(Bloomberg) — Global investors who have been optimistic about the economic recovery for most of this year are now scaling back their expectations, signaling that the cyclical boom behind this year’s rally is running out of steam.

This is the takeaway from the Bank of America Corp.’s monthly fund manager survey in the week through July 8. Participants with $742 billion under management slashed their outlook for global growth and corporate profits, while predictions of a steeper yield curve fell to a two-year low.

The change in preferences reflected the souring mood on the pace of economic recovery as BofA said market players trimmed their exposure to cyclical, value and small cap stocks — some of this year’s top performers — and shifted into technology, growth and large-caps.

Investors around the world are mulling their next steps as equities trade at record highs while concerns over the rapid spread of the delta variant and possible curbs on stimulus measures weigh on appetite for risk assets. Cyclical and cheaper stocks have been underperforming companies with higher profit growth over the past month as market participants turn more cautious.

Fund managers also pared back their expectations for a U.S. infrastructure stimulus package to $1.4 trillion in July from $1.7 trillion last month, BofA said. Among surveyed investors, 70% expect the Federal Reserve to signal tapering in August-September, while at the same time most predict the first Fed rate hike only in January 2023.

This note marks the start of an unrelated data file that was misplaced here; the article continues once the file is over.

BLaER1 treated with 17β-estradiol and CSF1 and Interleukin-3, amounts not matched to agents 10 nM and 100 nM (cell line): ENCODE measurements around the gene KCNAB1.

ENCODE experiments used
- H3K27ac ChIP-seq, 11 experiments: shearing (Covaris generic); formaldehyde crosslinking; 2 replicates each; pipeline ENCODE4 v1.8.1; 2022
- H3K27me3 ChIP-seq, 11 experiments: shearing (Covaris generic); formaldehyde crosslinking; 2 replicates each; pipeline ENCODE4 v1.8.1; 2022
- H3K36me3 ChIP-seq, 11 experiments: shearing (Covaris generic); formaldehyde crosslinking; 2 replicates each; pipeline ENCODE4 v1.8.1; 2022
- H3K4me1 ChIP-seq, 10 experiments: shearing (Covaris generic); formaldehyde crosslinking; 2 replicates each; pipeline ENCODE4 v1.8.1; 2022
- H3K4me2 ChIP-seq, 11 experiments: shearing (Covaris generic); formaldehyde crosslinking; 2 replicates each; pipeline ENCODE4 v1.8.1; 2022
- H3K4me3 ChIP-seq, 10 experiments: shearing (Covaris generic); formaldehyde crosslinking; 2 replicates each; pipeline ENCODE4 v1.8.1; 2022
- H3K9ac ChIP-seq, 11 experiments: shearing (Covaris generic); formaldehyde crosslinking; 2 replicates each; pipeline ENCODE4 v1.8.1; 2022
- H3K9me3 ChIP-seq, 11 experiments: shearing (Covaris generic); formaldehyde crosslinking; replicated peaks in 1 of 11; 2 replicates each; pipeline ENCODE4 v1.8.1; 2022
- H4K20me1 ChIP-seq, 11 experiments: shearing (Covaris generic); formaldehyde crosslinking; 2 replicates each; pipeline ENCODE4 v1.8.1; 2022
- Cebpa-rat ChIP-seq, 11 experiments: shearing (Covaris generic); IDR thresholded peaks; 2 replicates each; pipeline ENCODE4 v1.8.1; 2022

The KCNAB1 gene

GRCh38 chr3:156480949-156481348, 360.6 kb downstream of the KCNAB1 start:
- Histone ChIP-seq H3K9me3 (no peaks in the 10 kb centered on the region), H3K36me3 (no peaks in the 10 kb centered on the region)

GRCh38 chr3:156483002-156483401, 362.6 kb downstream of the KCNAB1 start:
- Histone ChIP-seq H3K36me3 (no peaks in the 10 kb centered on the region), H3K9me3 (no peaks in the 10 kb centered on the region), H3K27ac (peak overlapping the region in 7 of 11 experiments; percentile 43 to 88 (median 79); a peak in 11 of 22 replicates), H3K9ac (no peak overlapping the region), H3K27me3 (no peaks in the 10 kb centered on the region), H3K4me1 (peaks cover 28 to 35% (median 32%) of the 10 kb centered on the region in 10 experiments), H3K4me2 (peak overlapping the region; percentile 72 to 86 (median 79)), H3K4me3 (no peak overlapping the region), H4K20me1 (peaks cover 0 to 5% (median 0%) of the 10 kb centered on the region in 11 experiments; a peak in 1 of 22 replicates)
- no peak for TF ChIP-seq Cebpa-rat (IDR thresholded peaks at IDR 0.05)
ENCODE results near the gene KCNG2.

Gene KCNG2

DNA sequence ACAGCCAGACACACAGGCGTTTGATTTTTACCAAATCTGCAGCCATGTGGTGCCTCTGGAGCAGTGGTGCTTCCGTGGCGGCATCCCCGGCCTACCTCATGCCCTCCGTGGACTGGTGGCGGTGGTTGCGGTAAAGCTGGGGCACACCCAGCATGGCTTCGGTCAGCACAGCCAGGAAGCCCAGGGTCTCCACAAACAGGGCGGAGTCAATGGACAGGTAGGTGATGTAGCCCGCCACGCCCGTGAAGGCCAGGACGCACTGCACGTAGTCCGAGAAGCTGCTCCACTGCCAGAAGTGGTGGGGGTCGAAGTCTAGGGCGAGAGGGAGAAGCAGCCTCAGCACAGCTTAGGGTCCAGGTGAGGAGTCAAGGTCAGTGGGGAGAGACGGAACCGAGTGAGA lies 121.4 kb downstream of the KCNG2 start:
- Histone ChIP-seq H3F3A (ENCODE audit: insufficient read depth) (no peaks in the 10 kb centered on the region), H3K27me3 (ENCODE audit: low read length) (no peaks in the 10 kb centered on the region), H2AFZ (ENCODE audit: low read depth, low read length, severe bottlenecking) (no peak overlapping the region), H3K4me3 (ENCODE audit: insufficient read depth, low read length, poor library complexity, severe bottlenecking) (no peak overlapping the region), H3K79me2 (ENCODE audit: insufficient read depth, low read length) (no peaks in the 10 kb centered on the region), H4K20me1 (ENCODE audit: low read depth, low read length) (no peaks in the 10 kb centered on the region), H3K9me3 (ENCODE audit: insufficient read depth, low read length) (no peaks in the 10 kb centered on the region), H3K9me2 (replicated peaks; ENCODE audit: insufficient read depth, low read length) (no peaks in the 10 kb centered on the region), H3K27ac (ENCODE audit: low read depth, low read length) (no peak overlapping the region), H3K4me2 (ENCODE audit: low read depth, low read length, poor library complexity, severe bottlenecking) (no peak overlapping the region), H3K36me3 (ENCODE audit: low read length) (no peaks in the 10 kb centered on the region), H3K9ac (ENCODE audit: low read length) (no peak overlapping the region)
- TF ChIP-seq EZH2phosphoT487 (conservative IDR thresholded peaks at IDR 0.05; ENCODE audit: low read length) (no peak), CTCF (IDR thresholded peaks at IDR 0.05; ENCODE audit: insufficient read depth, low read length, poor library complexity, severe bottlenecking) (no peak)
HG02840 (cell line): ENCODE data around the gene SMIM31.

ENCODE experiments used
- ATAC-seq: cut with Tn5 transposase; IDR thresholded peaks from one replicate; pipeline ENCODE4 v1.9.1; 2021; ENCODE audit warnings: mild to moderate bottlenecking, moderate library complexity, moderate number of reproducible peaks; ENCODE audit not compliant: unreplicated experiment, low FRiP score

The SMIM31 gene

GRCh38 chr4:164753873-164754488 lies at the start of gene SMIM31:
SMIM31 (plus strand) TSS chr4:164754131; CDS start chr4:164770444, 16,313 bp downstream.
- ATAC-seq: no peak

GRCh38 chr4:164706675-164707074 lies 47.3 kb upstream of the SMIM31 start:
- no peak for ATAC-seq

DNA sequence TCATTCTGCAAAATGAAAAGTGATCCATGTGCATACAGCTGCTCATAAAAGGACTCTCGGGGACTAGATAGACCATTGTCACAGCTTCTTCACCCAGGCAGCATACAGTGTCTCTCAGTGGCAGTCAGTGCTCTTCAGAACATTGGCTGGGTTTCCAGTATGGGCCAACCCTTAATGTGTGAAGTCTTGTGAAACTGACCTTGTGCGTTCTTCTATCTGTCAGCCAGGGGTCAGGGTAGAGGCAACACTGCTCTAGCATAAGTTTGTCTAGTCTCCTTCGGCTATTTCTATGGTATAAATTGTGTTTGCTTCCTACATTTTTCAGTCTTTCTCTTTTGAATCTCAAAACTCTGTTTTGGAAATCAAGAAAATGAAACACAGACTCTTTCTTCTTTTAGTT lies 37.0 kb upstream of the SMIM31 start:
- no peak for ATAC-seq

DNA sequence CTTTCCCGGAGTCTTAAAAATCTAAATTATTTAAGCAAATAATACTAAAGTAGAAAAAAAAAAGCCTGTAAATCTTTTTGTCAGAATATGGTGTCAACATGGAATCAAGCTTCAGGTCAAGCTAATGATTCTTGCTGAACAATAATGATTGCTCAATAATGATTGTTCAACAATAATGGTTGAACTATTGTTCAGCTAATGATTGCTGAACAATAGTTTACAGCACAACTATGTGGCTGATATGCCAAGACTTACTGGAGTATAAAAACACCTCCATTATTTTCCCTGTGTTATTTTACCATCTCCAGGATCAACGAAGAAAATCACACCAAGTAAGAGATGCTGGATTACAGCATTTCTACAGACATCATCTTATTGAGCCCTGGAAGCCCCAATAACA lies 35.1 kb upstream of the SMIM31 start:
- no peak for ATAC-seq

To be sure, fund manager positioning relative to history remains tilted toward cyclical assets, such as Eurozone stocks, industrials and materials, as well as commodities, according to BofA. And while the survey’s allocation to equities fell in July, it remains high at 58% overweight, and the bond allocation was a net 68% underweight. Exposure to cash rose to a net 12% overweight, the highest since October 2020.

This seemingly conflicting investor mood, according to BofA strategists led by Michael Hartnett, is best explained by the view that elevated uncertainty in economic growth and markets will mean slow tapering, while inflation is seen as a “transitory” tail risk and the delta variant as a distant threat.

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Other BofA global fund manager survey highlights include:

Allocation to U.S. stocks rose 5 percentage points to net 11% overweight, while exposure to U.K., Japanese and EM equities droppedAllocation to Eurozone shares increased 4 percentage points to net 45% overweight, highest since January 2018In terms of sector allocation, investors rotated out of utilities and staples and into technology, banks, pharma, and industrial stocksInflation topped the list of tail risks, followed by taper tantrum, asset bubbles, China slowdown, and Covid-19Among most crowded trades, long tech topped the list, followed by long ESG, long Bitcoin, long commodities

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